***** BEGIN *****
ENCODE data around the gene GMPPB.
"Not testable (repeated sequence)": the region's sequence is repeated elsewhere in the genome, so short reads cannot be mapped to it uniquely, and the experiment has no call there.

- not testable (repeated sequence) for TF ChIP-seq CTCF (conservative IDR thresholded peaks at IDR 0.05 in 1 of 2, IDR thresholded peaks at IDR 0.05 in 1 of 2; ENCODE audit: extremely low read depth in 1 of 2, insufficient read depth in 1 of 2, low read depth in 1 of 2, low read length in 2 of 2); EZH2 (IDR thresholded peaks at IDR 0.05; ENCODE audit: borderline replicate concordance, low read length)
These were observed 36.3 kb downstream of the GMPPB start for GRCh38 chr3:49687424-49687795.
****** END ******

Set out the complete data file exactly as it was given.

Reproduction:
ENCODE data around the gene GMPPB.
"Not testable (repeated sequence)": the region's sequence is repeated elsewhere in the genome, so short reads cannot be mapped to it uniquely, and the experiment has no call there.

- not testable (repeated sequence) for TF ChIP-seq CTCF (conservative IDR thresholded peaks at IDR 0.05 in 1 of 2, IDR thresholded peaks at IDR 0.05 in 1 of 2; ENCODE audit: extremely low read depth in 1 of 2, insufficient read depth in 1 of 2, low read depth in 1 of 2, low read length in 2 of 2); EZH2 (IDR thresholded peaks at IDR 0.05; ENCODE audit: borderline replicate concordance, low read length)
These were observed 36.3 kb downstream of the GMPPB start for GRCh38 chr3:49687424-49687795.